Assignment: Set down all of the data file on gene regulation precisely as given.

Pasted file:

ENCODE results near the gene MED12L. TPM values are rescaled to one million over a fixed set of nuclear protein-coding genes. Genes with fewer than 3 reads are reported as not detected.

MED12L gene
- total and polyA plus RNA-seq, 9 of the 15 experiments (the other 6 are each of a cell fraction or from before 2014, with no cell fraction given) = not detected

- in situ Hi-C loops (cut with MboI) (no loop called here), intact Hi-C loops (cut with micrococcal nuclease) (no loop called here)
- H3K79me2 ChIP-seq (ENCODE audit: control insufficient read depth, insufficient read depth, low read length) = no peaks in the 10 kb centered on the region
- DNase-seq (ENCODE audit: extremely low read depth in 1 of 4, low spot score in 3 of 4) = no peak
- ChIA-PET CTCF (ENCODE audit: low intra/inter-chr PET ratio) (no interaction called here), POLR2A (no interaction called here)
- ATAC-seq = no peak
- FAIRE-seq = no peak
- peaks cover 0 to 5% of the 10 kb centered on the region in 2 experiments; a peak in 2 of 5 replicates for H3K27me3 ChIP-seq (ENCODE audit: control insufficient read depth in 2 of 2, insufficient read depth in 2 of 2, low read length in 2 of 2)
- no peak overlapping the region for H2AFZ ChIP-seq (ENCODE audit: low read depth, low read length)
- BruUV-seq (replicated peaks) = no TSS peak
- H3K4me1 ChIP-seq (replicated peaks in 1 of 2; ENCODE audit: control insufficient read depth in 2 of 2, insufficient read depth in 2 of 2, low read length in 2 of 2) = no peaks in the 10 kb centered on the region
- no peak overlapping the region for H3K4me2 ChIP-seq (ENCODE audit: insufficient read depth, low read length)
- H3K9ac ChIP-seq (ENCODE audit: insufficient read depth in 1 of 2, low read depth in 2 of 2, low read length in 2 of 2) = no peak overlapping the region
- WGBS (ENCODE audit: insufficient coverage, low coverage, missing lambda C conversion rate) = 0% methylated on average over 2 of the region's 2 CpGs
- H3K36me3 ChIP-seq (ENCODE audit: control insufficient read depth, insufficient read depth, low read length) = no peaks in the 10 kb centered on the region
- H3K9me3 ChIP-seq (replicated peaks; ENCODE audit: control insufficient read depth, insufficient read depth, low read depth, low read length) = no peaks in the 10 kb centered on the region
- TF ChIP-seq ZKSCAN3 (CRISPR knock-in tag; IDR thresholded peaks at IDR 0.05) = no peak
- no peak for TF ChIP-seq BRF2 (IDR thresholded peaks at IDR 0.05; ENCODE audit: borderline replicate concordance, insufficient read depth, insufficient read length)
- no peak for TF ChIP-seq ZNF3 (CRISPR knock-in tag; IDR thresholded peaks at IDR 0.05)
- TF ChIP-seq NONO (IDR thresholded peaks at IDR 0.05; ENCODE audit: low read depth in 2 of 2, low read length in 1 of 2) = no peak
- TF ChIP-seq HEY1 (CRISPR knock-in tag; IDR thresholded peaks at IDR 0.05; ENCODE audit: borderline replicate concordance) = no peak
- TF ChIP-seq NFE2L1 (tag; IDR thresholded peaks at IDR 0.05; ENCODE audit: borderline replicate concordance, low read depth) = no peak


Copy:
ENCODE results near the gene MED12L. TPM values are rescaled to one million over a fixed set of nuclear protein-coding genes. Genes with fewer than 3 reads are reported as not detected.

MED12L gene
- total and polyA plus RNA-seq, 9 of the 15 experiments (the other 6 are each of a cell fraction or from before 2014, with no cell fraction given) = not detected

- in situ Hi-C loops (cut with MboI) (no loop called here), intact Hi-C loops (cut with micrococcal nuclease) (no loop called here)
- H3K79me2 ChIP-seq (ENCODE audit: control insufficient read depth, insufficient read depth, low read length) = no peaks in the 10 kb centered on the region
- DNase-seq (ENCODE audit: extremely low read depth in 1 of 4, low spot score in 3 of 4) = no peak
- ChIA-PET CTCF (ENCODE audit: low intra/inter-chr PET ratio) (no interaction called here), POLR2A (no interaction called here)
- ATAC-seq = no peak
- FAIRE-seq = no peak
- peaks cover 0 to 5% of the 10 kb centered on the region in 2 experiments; a peak in 2 of 5 replicates for H3K27me3 ChIP-seq (ENCODE audit: control insufficient read depth in 2 of 2, insufficient read depth in 2 of 2, low read length in 2 of 2)
- no peak overlapping the region for H2AFZ ChIP-seq (ENCODE audit: low read depth, low read length)
- BruUV-seq (replicated peaks) = no TSS peak
- H3K4me1 ChIP-seq (replicated peaks in 1 of 2; ENCODE audit: control insufficient read depth in 2 of 2, insufficient read depth in 2 of 2, low read length in 2 of 2) = no peaks in the 10 kb centered on the region
- no peak overlapping the region for H3K4me2 ChIP-seq (ENCODE audit: insufficient read depth, low read length)
- H3K9ac ChIP-seq (ENCODE audit: insufficient read depth in 1 of 2, low read depth in 2 of 2, low read length in 2 of 2) = no peak overlapping the region
- WGBS (ENCODE audit: insufficient coverage, low coverage, missing lambda C conversion rate) = 0% methylated on average over 2 of the region's 2 CpGs
- H3K36me3 ChIP-seq (ENCODE audit: control insufficient read depth, insufficient read depth, low read length) = no peaks in the 10 kb centered on the region
- H3K9me3 ChIP-seq (replicated peaks; ENCODE audit: control insufficient read depth, insufficient read depth, low read depth, low read length) = no peaks in the 10 kb centered on the region
- TF ChIP-seq ZKSCAN3 (CRISPR knock-in tag; IDR thresholded peaks at IDR 0.05) = no peak
- no peak for TF ChIP-seq BRF2 (IDR thresholded peaks at IDR 0.05; ENCODE audit: borderline replicate concordance, insufficient read depth, insufficient read length)
- no peak for TF ChIP-seq ZNF3 (CRISPR knock-in tag; IDR thresholded peaks at IDR 0.05)
- TF ChIP-seq NONO (IDR thresholded peaks at IDR 0.05; ENCODE audit: low read depth in 2 of 2, low read length in 1 of 2) = no peak
- TF ChIP-seq HEY1 (CRISPR knock-in tag; IDR thresholded peaks at IDR 0.05; ENCODE audit: borderline replicate concordance) = no peak
- TF ChIP-seq NFE2L1 (tag; IDR thresholded peaks at IDR 0.05; ENCODE audit: borderline replicate concordance, low read depth) = no peak